In the late 1920’s, after a number of failures, the four Warner brothers, Harry, Albert, Sam and Jack, risked everything they had on the production of a new movie called the Jazz Singer. This risky venture would be the first talking film and would hopefully be instrumental in the development of sound in theaters. In addition to this uncertain project, the Warner Brothers were hurrying to complete their new theater, the largest in Hollywood. It was supposed to be finished before the release of the Jazz Singer and it would be here that the film would premiere. While the movie was being filmed, Sam Warner was personally supervising the installation of the sound system, all the while worrying over the rumors that were going around town about talking pictures being nothing more than a fad. Between construction delays at the theater and the production of the film, Sam barely had time to eat and sleep. It was said that when he realized that the theater was not going to be ready for the opening, he stood in the lobby and cursed the place.

The Jazz Singer opened in New York on October 6, 1927 to excited crowds and wonderful reviews. Unfortunately though, none of the Warner brothers were able to attend. Just 24 hours before the premiere, Sam Warner suffered a cerebral hemorrhage and died in Los Angeles. His brothers hurried home from New York before the film ever opened.

The Warner Pacific Theatre opened six months later with a forgotten film called The Glorious Betsy with Conrad Nagel. In spite of this, Al Jolson emceed the night and a ceremony was held for Sam in which a plaque was placed in the lobby in his honor. It has been said that while Sam Warner was not physically present that night... he was undoubtedly there in spirit. A man like Sam Warner would never leave this world with his work unfinished!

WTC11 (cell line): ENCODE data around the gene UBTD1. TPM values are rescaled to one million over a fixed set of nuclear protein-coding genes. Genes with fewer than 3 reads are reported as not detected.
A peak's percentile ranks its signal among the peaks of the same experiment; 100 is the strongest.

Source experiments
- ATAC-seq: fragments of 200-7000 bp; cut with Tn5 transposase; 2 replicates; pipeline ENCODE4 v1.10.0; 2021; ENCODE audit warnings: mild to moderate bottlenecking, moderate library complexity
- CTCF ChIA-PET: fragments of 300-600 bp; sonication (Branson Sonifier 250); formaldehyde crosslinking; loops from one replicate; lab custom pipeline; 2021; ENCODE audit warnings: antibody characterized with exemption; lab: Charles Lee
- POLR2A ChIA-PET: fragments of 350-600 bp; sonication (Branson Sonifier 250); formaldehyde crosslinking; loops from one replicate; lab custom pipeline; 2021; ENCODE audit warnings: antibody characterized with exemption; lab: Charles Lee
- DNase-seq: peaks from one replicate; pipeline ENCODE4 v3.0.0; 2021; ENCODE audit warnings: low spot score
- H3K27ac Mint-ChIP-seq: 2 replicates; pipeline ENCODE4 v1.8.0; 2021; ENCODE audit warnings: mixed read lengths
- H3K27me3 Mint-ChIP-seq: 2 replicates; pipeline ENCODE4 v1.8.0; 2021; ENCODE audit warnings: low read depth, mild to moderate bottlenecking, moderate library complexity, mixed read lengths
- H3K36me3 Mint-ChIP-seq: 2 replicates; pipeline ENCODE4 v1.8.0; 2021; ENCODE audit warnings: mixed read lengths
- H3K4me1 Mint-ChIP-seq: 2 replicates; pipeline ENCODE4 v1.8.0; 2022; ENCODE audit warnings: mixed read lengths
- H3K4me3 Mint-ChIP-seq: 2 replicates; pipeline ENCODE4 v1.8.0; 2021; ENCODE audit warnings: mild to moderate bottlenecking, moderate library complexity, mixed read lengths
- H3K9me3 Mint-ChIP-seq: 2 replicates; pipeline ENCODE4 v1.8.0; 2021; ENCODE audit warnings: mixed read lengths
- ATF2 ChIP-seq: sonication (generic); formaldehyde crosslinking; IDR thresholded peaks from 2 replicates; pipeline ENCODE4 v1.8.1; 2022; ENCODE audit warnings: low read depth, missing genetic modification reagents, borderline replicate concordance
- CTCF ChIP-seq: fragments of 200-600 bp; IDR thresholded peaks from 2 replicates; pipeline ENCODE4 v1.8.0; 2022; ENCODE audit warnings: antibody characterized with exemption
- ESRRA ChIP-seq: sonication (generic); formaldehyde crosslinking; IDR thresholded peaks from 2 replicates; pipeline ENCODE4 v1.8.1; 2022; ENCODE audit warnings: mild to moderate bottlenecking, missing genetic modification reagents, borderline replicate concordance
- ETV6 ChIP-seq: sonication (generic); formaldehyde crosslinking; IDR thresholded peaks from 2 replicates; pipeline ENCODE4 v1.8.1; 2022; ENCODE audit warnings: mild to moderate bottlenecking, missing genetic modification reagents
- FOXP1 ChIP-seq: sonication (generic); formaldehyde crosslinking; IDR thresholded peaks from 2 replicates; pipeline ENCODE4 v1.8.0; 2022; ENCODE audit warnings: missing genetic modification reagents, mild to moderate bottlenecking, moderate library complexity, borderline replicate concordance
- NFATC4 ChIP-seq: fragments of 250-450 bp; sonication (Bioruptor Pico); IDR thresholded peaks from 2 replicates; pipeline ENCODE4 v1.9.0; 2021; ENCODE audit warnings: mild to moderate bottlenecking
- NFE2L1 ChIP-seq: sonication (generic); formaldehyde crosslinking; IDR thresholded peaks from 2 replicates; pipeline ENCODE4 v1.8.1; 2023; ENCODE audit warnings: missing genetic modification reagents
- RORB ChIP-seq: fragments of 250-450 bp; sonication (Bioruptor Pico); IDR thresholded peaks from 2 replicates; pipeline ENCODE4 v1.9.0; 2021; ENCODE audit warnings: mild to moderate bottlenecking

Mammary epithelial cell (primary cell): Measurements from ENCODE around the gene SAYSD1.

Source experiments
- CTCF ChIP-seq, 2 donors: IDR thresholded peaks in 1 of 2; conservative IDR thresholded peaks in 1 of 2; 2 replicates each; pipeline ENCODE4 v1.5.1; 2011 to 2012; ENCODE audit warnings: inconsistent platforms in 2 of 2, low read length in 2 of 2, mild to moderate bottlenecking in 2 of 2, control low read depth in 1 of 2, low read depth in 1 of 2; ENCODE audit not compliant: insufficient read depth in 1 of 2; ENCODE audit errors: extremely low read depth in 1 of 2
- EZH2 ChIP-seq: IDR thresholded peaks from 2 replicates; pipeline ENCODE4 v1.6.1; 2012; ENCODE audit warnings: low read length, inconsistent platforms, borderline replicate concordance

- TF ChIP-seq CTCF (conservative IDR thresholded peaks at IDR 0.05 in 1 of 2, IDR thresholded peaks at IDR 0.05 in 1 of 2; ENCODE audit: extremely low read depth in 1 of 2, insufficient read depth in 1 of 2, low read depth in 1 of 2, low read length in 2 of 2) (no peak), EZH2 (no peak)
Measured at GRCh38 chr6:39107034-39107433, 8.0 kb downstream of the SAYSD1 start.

Since that night in April 1928, random sightings of Sam Warner have taken place at the theater and in the administration offices above. People who live nearby report seeing him in the lobby, walking back and forth and looking frustrated and tired. Late one night in the 1970’s, two men on the late night cleaning crew saw Sam walk across the lobby and enter the elevator. He stepped onto it and pushed the button, then the door closed and the elevator went up. When a security guard made his rounds through the lobby, the startled men told him what they had seen and then quit on the spot! The guard however was not bothered by the story. He only wondered why a ghost would use an elevator?

While Sam has not been seen in recent years, the security company that watches over the theater when it is closed are quite familiar with his comings and goings. When things are quiet, they often hear him in the offices upstairs, moving chairs around, scratching on doors or tapping on things to get attention. The elevator continued to operate by itself for many years, until it was damaged in the Northridge Earthquake of 1994.

Some believe that perhaps Sam Warner is not seen as often as he once was because his work here is finally completed but strange things do continue to occur. According to Paul Miller, the director of the USC Entertainment Technology Center Digital Cinema Lab, which now uses the old theater doing research for the future of the movie business - replacing old prints with digital projection - Sam Warner's ghost is still very much in evidence here.

"While the elevator is no longer operational things still do move around suspiciously," Mr. Miller wrote to me. "It seems Sam may have a propensity for high technology items. Cel phones, PDAs, and digital cameras frequently turn  up missing in the theatre, never to be seen again. He also has an  affinity for sharp objects and hand tools which mysteriously disappear  and only occasionally show up again later in another location. In fact,  two pairs of scissors went missing some months back only to be replaced later by another pair of scissors, not one of the missing pairs."